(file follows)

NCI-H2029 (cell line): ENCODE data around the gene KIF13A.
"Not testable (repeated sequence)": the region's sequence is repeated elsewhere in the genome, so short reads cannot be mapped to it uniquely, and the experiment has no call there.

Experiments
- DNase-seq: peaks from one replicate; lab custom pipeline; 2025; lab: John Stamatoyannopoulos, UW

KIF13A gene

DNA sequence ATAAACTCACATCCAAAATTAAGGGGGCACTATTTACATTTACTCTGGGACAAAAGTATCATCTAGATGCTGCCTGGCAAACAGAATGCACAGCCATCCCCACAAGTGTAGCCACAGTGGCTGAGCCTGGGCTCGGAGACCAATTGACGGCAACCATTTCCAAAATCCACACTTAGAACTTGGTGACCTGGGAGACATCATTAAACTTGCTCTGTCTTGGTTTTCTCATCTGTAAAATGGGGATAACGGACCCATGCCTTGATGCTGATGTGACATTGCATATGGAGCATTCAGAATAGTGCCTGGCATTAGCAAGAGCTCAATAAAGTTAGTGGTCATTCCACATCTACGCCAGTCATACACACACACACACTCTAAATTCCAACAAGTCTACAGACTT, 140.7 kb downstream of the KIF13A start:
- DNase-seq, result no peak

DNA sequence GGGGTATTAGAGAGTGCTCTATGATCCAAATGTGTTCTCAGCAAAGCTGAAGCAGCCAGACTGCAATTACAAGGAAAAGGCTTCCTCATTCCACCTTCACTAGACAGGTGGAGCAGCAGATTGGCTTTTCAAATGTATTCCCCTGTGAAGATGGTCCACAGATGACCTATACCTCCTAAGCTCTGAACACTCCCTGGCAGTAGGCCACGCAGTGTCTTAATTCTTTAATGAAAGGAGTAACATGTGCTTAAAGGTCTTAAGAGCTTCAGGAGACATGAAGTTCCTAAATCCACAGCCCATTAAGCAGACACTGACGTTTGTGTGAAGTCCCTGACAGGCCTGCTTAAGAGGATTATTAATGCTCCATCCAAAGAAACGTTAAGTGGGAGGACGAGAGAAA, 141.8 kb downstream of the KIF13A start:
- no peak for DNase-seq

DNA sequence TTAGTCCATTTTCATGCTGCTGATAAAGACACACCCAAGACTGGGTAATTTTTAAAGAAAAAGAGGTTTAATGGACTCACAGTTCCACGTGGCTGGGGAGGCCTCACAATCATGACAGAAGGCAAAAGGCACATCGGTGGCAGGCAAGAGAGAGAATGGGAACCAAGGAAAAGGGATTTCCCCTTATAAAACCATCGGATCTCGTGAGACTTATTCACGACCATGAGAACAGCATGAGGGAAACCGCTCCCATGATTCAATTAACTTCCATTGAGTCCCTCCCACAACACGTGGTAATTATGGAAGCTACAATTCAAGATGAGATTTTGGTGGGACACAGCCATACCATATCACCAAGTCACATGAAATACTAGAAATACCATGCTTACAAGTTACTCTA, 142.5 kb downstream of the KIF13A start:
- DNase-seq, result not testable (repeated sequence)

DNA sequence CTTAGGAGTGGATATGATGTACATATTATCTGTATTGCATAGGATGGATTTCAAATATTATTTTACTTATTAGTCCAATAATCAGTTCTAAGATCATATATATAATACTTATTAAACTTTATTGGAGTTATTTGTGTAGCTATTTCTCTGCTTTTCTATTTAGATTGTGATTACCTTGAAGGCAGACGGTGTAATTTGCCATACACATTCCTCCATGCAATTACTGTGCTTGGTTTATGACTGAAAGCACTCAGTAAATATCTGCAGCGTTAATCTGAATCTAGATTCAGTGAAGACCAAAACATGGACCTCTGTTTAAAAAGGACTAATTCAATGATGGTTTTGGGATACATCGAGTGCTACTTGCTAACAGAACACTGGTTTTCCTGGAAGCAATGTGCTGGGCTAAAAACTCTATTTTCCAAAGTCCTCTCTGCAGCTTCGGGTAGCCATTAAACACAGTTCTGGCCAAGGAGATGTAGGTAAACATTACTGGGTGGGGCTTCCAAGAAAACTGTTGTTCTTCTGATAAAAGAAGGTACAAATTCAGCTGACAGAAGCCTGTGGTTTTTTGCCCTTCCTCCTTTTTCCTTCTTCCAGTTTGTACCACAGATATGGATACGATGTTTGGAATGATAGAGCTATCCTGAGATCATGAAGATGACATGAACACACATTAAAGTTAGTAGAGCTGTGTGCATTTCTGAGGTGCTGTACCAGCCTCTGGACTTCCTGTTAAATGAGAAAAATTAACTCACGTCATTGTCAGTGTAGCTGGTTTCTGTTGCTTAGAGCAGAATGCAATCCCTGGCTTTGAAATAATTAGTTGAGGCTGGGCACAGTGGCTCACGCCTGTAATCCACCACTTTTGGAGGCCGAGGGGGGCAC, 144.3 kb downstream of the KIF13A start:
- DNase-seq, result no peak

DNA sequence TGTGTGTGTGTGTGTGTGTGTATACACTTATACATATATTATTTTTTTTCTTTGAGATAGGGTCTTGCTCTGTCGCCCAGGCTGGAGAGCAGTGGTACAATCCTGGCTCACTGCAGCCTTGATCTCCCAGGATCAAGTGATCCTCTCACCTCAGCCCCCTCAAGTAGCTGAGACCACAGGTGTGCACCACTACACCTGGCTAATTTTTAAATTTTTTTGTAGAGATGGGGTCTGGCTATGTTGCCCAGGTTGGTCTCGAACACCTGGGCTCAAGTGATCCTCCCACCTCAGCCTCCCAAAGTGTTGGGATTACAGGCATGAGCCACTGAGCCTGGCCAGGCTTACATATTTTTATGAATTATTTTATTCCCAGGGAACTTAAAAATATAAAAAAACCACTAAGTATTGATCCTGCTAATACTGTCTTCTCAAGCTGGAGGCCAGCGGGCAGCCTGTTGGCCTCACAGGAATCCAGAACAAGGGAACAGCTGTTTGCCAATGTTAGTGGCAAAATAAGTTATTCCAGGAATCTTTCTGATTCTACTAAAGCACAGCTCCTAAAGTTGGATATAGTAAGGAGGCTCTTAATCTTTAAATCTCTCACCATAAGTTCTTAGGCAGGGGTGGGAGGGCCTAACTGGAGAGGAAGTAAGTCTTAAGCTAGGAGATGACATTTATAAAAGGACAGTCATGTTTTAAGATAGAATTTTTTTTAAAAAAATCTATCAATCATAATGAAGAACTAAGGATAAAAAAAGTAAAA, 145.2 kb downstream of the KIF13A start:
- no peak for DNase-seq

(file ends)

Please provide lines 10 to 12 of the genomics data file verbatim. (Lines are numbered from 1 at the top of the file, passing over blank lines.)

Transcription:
DNA sequence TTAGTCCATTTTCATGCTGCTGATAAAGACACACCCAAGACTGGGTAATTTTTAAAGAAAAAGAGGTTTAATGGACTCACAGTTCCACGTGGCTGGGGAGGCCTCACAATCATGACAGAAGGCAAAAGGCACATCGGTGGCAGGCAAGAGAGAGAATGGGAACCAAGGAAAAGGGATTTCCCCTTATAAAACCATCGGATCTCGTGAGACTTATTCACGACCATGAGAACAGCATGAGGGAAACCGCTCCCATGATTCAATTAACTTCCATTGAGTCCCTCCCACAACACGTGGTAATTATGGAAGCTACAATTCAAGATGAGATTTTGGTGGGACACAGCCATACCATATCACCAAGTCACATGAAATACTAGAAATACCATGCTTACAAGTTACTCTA, 142.5 kb downstream of the KIF13A start:
- DNase-seq, result not testable (repeated sequence)

DNA sequence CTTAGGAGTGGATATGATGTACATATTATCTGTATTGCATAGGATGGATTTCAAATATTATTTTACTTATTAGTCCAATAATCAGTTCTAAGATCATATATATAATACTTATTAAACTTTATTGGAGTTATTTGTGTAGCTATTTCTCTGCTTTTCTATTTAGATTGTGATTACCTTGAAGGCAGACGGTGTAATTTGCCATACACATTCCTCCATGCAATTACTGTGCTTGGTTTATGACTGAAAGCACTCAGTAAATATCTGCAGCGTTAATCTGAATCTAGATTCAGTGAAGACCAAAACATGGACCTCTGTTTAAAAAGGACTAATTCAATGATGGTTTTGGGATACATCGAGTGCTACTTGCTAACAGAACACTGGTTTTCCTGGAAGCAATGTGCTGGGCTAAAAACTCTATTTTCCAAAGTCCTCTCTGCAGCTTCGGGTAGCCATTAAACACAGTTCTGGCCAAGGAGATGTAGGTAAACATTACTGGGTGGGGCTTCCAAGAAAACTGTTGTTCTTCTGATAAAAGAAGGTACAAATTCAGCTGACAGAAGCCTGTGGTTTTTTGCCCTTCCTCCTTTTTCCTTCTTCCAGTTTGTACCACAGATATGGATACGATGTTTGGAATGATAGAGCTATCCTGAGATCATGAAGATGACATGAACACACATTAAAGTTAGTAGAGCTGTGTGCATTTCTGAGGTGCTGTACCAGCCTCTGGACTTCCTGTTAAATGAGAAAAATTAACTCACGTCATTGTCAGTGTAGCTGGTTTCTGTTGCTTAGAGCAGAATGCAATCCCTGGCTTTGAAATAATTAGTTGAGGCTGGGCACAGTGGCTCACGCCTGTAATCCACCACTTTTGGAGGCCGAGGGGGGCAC, 144.3 kb downstream of the KIF13A start: